Mikkel Pates is an agricultural journalist, creating print, online and television stories for Agweek magazine and Agweek TV. He writes about a wide range of farmers and agribusinesses throughout North Dakota, Minnesota and surrounding states. He earned his degree in agricultural journalism degree from South Dakota State University and has worked for what are now Forum Communications papers since 1979. He grew up on at Brookings, S.D., where his father was an agricultural journalist with the SDSU Extension Service.

Readers can reach Mikkel email at mpates@agweek.com, or by phone at 701-936-0686.

Nathan Faleide has spent about 20 years in agribusinesses, helping farmers use aerial and satellite imagery in precision farming. Now, he’s started “Boundri,” a business that prints those images on novelty items including travel mugs, play rugs and functional or wall hangings, based on views of farmland anywhere in the U.S. and Canada.
Flax has been central to Archer Daniels Midland’s Red Wing, Minnesota, plant that is the biggest of its type in North America, and was one of ADM’s first locations when it took ownership in 1971. The plant has always produced flax seed oil for industrial purposes and has been certified for human food in a specialty market under the Knwble Grwn (“noble grown”) brand.
Archer Daniels Midland is paying Paul and Diane Overby, regenerative farmers from Wolford, North Dakota, to produce flaxseed to be sold in specialty food production markets.
Becky Kopp Dunham, co-owner of Together Counseling and its “Farm to Farm Services,” talks about pressures from uncertainties coming to bear on North Dakota farm and ranch families. Sean Brotherson, a North Dakota State University Extension family specialist, describes the multi-state grant from the U.S. Department of Agriculture that can help farmers under stress.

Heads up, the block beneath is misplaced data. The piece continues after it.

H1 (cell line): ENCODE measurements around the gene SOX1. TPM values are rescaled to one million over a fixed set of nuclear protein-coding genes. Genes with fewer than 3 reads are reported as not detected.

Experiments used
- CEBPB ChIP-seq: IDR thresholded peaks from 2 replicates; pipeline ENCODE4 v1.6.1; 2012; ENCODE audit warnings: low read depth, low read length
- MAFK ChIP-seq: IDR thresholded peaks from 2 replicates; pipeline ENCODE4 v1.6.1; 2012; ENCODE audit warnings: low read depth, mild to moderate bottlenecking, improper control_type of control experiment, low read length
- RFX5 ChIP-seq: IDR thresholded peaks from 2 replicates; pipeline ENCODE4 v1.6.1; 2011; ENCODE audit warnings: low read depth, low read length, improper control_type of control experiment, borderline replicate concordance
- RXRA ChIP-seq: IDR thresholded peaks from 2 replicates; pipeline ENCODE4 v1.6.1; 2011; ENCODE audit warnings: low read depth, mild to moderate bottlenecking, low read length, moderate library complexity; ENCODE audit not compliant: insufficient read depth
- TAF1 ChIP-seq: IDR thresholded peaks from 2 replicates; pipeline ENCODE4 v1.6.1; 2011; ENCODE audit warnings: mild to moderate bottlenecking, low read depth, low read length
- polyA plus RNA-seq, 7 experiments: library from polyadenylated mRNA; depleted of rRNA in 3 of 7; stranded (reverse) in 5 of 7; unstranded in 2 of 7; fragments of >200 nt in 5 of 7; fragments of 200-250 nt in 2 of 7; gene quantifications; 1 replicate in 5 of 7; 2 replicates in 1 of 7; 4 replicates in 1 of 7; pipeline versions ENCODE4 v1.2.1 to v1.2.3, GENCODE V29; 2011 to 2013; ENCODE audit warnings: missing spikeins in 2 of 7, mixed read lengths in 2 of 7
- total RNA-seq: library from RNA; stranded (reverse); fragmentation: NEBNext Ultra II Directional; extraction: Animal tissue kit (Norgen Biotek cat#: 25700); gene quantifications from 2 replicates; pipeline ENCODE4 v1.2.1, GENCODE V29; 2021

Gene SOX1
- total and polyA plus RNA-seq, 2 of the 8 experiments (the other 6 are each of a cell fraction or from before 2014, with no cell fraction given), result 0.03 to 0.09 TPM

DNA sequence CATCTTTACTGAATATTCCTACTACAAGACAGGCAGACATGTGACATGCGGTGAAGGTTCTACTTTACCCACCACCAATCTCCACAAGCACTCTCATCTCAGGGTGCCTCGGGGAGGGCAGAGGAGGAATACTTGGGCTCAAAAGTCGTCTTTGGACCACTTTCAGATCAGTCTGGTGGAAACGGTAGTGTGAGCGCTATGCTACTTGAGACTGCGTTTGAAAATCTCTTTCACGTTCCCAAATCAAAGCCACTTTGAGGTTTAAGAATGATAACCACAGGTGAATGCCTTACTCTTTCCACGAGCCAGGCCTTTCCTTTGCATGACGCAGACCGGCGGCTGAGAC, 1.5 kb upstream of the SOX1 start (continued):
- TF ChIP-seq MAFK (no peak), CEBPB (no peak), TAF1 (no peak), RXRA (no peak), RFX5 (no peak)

A Halstad, Minnesota, family has created a business of producing early-generation potato seed for potato seed producers. The business is a two-generation effort, with numerous employees here on H-2A visas.
Agtegra Cooperative provides grain rescue training for workers in its many locations, as well as a close-up rescue drill exposure for medical students at the University of South Dakota. Agtegra and USD also are supporters of a new program that provides training and a “ditch kit” for rural people who help if someone is injured.
A group of farmers near Leola, South Dakota, and Aberdeen, South Dakota, say they are ethanol supporters but that the proposed Summit Carbon Solutions pipeline will cause them far more than what the company is paying for easements. They also say the lurking threat of eminent domain is inappropriate because the pipeline is not for a public utility. They think the long-term strategy of installing a pipeline to satisfy what may be of environmentally uncertain value is wrong, substituting their loss for likely a temporary gain for ethanol and pipeline investors.
The state of Minnesota has launched an advertising campaign designed to inform livestock producers of the dangers of purchasing sunflower screenings, non-certified hay and other feeds from out-of-state, including North Dakota, because of the Palmer amaranth threat. State officials say the concerns are particularly strong at the Red River border between Minnesota and North Dakota, where several counties have Palmer amaranth infestations. The danger is particularly acute for the sugarbeet crop, which has few chemical tools to fight it.
North Dakota’s State Conservationist Mary Podoll talks about the realities behind the rhetoric involving the Biden administration cooperation with the so-called “30 by 30” initiative, a worldwide effort to protect resources.
The Conservation Stewardship Program, delivered by the Natural Resources Conservation Service, is highly popular with farmland owners in North Dakota as a way to increase environmentally-friendly practices. Todd C. Hagel, assistant state conservation, describes the basics in the rules.